Like the good Reformed woman that I am, I proudly reference the well-known Abraham Kuyper quote whenever someone tries to denounce a piece of art as irrelevant or secular: “There is not a square inch in the whole domain of our human existence over which Christ, who is Sovereign over all, does not cry, ‘Mine!’” For some reason, however, it never dawned on me that fashion, too, is art. That changed after intensely staring at the designs draped on celebrities during last week’s Met Gala.
Of course, the connection between fashion and faith was easier to make because of the Gala’s theme, which previewed a new exhibit at the Metropolitan Museum of Art: “Heavenly Bodies: Fashion and the Catholic Imagination.” The exhibit’s curator, Andrew Bolton, noted that the world’s most famous designers are all from traditionally Roman Catholic countries: France, Italy, Rome. “What struck me is how religion—Catholicism in particular—has really shaped the mind of these designers with a richness of imagery, a storytelling tradition, and seeing the world through metaphor,” Bolton is quoted as saying on Vogue magazine’s Instagram account. He offered this to the magazine itself: “As a curator, you are always interested in what drives creativity and what lies behind the designers’ and artists’ minds. I never thought it was religion. I never thought growing up Catholic had an impact on your creative development or creative impulses.”
Record scratch. Here’s where my Reformed instinct kicked in. I had learned long ago that an embodied theology leads to art, culture, language, and literature that reflects that theology. We are creatures created to create with our bodies, our minds, and our hearts. When we recognize and internalize the symbols, stories, rituals, and traditions of a shared faith, what flows out of us reflects that same faith, whether we mean it to or not.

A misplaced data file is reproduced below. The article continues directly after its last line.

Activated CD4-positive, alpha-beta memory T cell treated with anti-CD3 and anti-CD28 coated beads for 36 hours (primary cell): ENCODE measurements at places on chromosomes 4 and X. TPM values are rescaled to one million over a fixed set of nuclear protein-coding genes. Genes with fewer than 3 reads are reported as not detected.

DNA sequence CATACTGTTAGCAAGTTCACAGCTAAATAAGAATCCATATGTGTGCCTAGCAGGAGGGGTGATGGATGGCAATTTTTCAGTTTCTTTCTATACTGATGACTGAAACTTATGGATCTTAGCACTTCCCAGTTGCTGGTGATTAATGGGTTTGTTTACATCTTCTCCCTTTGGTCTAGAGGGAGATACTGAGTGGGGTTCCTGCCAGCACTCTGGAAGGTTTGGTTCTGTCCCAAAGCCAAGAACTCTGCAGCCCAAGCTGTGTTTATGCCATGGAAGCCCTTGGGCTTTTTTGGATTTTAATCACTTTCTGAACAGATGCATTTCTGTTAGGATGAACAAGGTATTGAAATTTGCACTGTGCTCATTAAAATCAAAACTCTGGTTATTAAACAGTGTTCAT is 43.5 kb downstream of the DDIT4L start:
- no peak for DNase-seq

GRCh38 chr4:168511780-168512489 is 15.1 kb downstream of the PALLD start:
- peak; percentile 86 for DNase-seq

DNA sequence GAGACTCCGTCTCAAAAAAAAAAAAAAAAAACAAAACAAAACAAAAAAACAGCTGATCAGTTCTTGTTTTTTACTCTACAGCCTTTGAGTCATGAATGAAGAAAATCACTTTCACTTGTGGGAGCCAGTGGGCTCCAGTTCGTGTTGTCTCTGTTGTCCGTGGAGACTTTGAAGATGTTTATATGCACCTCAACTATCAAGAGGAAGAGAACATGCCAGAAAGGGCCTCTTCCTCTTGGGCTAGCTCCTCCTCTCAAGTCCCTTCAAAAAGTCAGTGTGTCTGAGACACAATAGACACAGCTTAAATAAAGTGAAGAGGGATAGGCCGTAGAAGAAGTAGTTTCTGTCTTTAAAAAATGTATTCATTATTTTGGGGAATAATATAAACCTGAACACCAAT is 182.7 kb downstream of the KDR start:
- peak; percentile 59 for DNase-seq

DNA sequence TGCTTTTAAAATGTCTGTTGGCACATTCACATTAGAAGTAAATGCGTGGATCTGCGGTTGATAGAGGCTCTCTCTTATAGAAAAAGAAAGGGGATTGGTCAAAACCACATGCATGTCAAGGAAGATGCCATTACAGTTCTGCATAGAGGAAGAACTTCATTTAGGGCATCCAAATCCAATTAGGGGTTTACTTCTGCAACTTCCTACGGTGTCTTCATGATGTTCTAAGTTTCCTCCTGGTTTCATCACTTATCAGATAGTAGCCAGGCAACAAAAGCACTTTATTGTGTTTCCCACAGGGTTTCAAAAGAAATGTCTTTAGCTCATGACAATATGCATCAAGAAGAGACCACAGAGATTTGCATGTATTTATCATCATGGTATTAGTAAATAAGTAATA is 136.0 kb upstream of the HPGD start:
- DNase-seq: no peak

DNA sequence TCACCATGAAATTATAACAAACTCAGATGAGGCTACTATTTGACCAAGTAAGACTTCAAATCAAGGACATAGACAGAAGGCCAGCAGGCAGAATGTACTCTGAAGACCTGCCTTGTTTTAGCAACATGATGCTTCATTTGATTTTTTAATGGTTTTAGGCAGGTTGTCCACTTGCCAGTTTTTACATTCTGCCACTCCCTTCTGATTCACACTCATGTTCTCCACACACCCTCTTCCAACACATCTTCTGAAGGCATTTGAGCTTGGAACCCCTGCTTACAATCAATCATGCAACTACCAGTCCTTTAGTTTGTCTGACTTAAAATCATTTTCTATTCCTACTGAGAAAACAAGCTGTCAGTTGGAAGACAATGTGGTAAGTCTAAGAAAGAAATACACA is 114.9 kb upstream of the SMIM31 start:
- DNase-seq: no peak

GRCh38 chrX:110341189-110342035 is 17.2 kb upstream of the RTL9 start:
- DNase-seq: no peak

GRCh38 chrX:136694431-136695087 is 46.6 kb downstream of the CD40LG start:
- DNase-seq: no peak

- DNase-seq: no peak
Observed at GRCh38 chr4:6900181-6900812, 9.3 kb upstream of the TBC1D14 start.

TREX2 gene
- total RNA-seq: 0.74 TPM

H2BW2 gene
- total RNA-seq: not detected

Bolton, it seems, is more interested in religion as a benign muse. He told Harper’s Bazaar that the exhibit focuses on “a shared hypothesis about what we call the Catholic imagination and the way it has engaged artists and designers and shaped their approach to creativity, as opposed to any kind of theology or sociology.”
But can the lines be that clearly drawn? Theology is the study of the truest, greatest story ever told: creation, fall, redemption, new creation. So even though Bolton’s hope was to have the Met Gala be a celebration of art (fashion) apart from theology, it could not be separated from the Christian story that the designers were reflecting (whether they meant to echo it or not). As the celebrities started to parade in, I saw bodies floating down the red carpet reflecting vestments of medieval days past, colors inspired by liturgical seasons, gold that glistened like beautiful Eucharist chalices, silver that shone like candlesticks in a cathedral, halos inspired by iconography, makeup that mirrored Virgin Mary oil paintings, and beading so intricate and lovingly stitched I couldn’t help but think, “So this is what a ‘heavenly body’ looks like.”